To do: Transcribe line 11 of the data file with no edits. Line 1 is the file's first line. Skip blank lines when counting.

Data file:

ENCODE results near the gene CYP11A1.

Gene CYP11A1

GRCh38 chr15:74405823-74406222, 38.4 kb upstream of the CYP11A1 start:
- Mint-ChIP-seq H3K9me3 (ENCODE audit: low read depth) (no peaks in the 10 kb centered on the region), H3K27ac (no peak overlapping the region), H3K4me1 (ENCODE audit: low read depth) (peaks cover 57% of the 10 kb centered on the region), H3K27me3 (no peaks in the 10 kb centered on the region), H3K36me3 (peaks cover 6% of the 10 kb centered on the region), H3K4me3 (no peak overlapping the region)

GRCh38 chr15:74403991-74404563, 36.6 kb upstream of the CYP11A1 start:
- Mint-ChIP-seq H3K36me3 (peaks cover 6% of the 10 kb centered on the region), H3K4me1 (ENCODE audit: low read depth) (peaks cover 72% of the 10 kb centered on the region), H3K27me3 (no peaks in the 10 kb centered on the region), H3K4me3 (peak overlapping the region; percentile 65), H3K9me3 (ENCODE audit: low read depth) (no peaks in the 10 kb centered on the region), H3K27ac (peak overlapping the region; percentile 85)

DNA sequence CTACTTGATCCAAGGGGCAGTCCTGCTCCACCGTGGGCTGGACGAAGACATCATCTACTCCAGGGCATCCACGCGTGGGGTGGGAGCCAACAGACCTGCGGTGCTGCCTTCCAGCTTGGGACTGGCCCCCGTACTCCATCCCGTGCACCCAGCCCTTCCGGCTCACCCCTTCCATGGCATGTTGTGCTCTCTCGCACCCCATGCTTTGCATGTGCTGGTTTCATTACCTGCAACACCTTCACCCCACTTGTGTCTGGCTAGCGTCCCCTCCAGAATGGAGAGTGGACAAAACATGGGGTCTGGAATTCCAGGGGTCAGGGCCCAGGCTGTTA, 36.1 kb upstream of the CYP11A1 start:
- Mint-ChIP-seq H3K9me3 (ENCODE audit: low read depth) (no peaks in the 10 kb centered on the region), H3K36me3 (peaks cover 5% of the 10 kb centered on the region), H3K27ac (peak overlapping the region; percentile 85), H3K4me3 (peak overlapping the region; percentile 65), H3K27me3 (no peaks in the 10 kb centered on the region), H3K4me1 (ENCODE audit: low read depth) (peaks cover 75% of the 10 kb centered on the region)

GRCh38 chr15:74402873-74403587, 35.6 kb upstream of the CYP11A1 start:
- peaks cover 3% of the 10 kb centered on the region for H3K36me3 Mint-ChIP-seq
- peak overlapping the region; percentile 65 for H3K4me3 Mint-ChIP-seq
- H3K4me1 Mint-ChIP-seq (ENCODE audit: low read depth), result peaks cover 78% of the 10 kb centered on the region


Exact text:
- peak overlapping the region; percentile 65 for H3K4me3 Mint-ChIP-seq